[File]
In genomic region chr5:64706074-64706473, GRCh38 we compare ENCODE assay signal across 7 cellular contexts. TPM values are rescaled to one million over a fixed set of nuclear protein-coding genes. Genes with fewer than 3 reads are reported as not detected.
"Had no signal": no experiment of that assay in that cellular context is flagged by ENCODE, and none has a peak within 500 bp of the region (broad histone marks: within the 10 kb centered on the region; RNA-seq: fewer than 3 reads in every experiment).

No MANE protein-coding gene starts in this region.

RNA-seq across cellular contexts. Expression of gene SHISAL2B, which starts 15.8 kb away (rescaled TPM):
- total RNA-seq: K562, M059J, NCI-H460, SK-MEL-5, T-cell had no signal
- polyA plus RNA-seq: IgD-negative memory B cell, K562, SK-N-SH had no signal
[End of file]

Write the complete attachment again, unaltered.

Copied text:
In genomic region chr5:64706074-64706473, GRCh38 we compare ENCODE assay signal across 7 cellular contexts. TPM values are rescaled to one million over a fixed set of nuclear protein-coding genes. Genes with fewer than 3 reads are reported as not detected.
"Had no signal": no experiment of that assay in that cellular context is flagged by ENCODE, and none has a peak within 500 bp of the region (broad histone marks: within the 10 kb centered on the region; RNA-seq: fewer than 3 reads in every experiment).

No MANE protein-coding gene starts in this region.

RNA-seq across cellular contexts. Expression of gene SHISAL2B, which starts 15.8 kb away (rescaled TPM):
- total RNA-seq: K562, M059J, NCI-H460, SK-MEL-5, T-cell had no signal
- polyA plus RNA-seq: IgD-negative memory B cell, K562, SK-N-SH had no signal